Dying, they gave you a dash,
Rising, death you did slash.

Our dashes are merely prelude
For a life of eternal magnitude.

Impolite

My momma raised us right. We were trained to chew with our mouth closed, say please and thank you, and offer firm handshakes. Our politeness was furthered polished in Southern Cotillion classes. If you aren’t from the Southeast, imagine ballroom dancing meets manners class with Southern draw and white gloved girls. Now that I have children of my own, I find myself on the teaching end of similar lessons (sans the Southern finishing schools).

Politeness has its place in the home and in hallowed places; however, polished politeness does not belong in the prayer closet. Reverence, of course. Respect, absolutely. But not politeness that says and does what ought be said and done without a heart posture to match it.

Lately, I have found my heart impolite at the most inopportune times. Car time spent running to and fro during errands has become confessional time. I wish I could say that it was all niceties and praises that welled up from my heart during those surprise sessions with the Lord. But, if I am honest with you, such times with the Lord have been marked more by rawness than rightness. Twice in the past two weeks, the Lord and I went a few rounds. I asked some zinger rhetorical questions, not the least of which was, “Lord, is this how you treat your children?”

Prolonged zoom school and constant change have been steadily chipping away at my politeness. The deaths of people I love and the strain of ministry in a pandemic have finished the job, leaving me raw and needy before the Lord in ways I have not been in years.

Going against my semi-Southern sensibilities, I am learning to realize that impoliteness can be a source of intimacy rather than a source of shame. In bringing where I actually am before the Lord, rather than where I ought to be, I am acting in trust. Rather than hiding and settling for fig-leaf fixes, I am bringing him the real stuff of my soul, asking Him to shape it with His supernatural love.

Thankfully, the Scriptures provide ample examples of such impolite intimacy with the Lord. From the wrestling psalms of David, to the gut-level honest cries of Job and Jeremiah, to the tearful prayer sessions of Hannah and Hosea, we find encouragement to pour out the real contents of our hearts before the Lord.

An Impolite Intimacy

Pain pushes us past politeness;
Suffering scrapes our veneers. 
But intimacy is born of honesty,
Faith watered with truthful tears.
 

The disarming love of the Father 
Makes room for raw and real
Even though His living Word
Changes not with how we feel.

He always receives His children, 
Impolite though they may be. 
Our righteousness was secured 
By Him who hung on the tree. 

If you find yourself impolite and a bit unhinged in this trying season, you are not alone.

Trust in Him at all times, O people; pour out your heart before him; God is a refuge for us. Psalm 62:8.

Even the Ravens Do His Bidding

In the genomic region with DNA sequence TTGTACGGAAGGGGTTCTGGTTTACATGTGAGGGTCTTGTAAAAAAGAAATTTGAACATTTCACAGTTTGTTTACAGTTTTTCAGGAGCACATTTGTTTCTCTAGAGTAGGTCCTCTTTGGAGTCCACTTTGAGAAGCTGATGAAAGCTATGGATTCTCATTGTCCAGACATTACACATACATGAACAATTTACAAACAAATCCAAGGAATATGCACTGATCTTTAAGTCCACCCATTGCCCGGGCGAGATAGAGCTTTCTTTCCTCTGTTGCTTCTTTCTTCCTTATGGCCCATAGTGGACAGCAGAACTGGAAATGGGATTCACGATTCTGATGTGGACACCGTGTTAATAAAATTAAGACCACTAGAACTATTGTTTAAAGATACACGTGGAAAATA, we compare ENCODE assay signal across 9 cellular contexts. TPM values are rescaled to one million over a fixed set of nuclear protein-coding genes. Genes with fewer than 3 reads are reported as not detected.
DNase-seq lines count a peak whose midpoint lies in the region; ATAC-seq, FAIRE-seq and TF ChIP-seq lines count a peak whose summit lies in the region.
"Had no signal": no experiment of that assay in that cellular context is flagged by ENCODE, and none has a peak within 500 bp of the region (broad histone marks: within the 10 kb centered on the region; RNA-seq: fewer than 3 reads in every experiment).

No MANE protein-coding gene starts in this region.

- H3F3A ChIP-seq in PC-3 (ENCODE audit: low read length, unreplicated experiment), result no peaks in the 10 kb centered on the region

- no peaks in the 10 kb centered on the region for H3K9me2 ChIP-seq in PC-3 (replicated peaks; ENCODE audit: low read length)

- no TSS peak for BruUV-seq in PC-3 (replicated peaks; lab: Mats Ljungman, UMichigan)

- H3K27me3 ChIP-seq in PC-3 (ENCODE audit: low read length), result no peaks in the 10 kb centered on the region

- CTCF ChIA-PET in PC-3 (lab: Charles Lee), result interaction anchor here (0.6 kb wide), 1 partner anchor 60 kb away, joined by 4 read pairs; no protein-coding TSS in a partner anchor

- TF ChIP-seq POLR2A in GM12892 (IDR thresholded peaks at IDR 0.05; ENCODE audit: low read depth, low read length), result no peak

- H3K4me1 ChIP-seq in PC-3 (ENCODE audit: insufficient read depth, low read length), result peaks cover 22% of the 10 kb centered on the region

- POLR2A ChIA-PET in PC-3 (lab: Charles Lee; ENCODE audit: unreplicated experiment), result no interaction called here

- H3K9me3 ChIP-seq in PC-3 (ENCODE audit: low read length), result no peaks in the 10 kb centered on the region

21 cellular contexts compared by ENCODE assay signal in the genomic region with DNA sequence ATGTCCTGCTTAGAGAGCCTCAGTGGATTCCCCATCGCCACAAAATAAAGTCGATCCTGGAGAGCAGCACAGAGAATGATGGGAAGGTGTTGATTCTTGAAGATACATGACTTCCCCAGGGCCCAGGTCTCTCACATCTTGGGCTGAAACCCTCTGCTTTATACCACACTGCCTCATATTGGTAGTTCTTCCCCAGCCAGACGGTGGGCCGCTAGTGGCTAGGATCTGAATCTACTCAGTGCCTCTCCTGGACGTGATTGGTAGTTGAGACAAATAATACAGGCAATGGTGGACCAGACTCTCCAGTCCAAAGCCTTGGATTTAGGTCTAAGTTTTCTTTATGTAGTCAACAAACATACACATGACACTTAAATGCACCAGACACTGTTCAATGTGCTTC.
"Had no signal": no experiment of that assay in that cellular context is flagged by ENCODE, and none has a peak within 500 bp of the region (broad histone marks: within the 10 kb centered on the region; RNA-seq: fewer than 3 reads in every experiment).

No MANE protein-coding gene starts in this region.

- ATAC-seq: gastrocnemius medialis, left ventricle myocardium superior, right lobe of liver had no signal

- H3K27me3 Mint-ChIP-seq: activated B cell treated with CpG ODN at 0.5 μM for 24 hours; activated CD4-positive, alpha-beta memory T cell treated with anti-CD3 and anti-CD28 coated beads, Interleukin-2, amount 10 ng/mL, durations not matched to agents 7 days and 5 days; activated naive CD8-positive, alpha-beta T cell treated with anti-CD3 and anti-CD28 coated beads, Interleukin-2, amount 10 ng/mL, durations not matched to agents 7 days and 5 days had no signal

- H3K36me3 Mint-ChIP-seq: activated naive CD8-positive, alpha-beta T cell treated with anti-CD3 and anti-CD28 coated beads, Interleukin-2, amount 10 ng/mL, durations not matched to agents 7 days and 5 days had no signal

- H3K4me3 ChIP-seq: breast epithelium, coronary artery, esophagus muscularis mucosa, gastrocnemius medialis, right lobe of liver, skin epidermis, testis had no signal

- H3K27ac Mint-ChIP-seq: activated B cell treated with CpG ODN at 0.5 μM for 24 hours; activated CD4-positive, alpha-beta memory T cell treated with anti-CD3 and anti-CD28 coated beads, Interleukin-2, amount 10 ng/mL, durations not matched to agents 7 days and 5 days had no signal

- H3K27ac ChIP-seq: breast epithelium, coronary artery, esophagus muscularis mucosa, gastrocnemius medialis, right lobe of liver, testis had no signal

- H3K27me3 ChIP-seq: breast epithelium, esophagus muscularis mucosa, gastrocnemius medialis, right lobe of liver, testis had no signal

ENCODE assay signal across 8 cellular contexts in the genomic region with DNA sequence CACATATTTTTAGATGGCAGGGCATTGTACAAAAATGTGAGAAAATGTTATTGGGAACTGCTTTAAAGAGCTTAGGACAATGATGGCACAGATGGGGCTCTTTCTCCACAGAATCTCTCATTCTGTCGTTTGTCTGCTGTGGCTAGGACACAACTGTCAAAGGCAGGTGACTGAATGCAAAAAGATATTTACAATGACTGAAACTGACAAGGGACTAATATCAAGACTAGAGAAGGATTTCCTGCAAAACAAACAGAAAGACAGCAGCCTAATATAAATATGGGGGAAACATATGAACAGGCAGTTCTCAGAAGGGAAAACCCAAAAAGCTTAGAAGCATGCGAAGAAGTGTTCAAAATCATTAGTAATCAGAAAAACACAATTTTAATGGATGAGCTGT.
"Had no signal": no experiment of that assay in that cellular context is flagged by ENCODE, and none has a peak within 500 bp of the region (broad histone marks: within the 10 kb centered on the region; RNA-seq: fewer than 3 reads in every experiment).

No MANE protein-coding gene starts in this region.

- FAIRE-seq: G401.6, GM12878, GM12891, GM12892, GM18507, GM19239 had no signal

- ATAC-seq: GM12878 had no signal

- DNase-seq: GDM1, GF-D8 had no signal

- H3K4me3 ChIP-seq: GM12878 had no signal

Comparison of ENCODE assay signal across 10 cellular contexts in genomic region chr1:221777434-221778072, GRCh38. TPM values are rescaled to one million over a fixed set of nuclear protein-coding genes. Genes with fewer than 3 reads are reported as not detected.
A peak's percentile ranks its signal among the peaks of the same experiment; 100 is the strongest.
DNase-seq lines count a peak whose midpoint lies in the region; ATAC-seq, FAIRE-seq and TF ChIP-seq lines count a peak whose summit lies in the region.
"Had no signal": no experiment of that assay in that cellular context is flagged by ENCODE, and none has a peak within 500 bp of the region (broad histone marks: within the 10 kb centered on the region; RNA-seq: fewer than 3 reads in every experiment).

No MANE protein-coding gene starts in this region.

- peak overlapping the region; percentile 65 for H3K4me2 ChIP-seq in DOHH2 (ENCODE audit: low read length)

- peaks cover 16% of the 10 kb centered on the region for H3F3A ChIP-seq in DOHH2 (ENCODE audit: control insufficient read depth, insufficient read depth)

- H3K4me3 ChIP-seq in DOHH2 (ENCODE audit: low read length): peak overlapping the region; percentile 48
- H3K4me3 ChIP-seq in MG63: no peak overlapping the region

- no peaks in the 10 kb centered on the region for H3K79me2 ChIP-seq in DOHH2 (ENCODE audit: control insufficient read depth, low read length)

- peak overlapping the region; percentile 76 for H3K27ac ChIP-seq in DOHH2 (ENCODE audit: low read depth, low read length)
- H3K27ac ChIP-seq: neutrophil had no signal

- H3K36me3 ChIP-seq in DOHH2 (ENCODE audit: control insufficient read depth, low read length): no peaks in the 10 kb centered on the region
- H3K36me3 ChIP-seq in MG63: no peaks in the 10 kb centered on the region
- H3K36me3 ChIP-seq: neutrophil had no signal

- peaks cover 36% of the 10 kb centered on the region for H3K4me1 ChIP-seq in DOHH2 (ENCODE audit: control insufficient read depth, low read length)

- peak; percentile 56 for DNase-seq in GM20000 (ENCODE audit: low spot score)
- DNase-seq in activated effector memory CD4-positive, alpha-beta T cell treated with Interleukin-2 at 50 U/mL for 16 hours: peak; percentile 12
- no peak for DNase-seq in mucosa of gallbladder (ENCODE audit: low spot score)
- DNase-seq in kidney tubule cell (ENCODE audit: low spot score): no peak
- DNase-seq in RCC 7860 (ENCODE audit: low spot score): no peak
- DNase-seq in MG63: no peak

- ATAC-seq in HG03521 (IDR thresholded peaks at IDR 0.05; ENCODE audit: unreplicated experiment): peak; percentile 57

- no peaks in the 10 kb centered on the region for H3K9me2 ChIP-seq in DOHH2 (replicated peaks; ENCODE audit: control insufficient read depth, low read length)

The corvids are coming! The corvids are coming!

Corvids are a family of birds that include ravens, crows, and their kin. They appear creepy and have been associated as harbingers of bad news (thanks to Edgar Allen Poe for ruining them for us all). They have a highly developed avian society and are known nest-robbers and scavengers. Essentially, crows are like the mafia of birds.

I used to be creeped out when they landed in our tree like foreign spies gathering intel; however, lately, they have been reminders of the goodness of God.

For months, the story of Elijah and the ravens from 1 Kings 17 has been continually brought to my heart and mind by the Spirit. It’s a short tale, and a favorite for Sunday School classes for its unique and memorable nature. But as an adult, it is been shaping and strengthening me.

That our God would command his prophet Elijah to hide in a harsh place from an angry ruler does not surprise me. That He would create a draught yet provide for His servant from His own provisions is not shocking to me, though maybe it should be. But the ravens? They have my jaw-dropping.

Ravens are notorious for stealthiness and selfishness. They are cunning and have long been associated with bad news, harbingers for evil and ill. Yet, in a singular display of His gracious sovereignty and care, He commanded such birds to provide for God’s vulnerable servant. His powerful provision made them harbingers of hope.

Birds known to steal shared. And not just once, but twice daily for countless days.

When God call His people to extremity, He provides richly and uniquely. While most of us won’t know what it is like to hide in a deserted place in the middle of a drought in the kingdom of an irate ruler, we all have our own seasons of extremity. Extreme financial distress. Extreme loneliness. Droughts of hope. Deep hunger pangs for direction or company.

In these places, we must sit with Elijah in expectance of the Lord’s gracious provision. He knows our haunts. He knows our hunger. He knows our frames (Psalm 103:14). And He who apportioned such lots also commands the necessary provisions. While He could have easily commanded angels, he chose ravens to do His bidding.

The earth is the Lord’s and all the fullness thereof, the world and those who dwell therein, for he has established it upon the seas and established it upon the rivers (Psalm 24:1-2).

Why should the nations say, “Where is their God?” Our God is in the heavens, he does all that he pleases (Psalm 115:2-3).

These all look to you to give them their food in due season. When you give it to them, they gather it up; when you open your hand, they are filled with good things (Psalm 104:27-28).

He may not send you ravens. But He will provide for His children. Our extremity is His opportunity. Not only that, but He commands us to be ravens to one another, to be the unlikely harbingers of hope.

Even the Ravens

The ravens which circle
I’ve sent to do my will.
Even in fierce famine
Mine will eat their full.

Even evil omens become
Servants at my command.
Even ravens can deliver
Provisions from my hand.

When silos seem empty
My storehouses, unseen,
Supply son and daughters;
My love is never lean.

To whom is He calling you to be a raven this week (a messenger sent with timely provision from a loving Father, be it physically, emotionally, or spiritually)?

What ravens has he sent your way of late?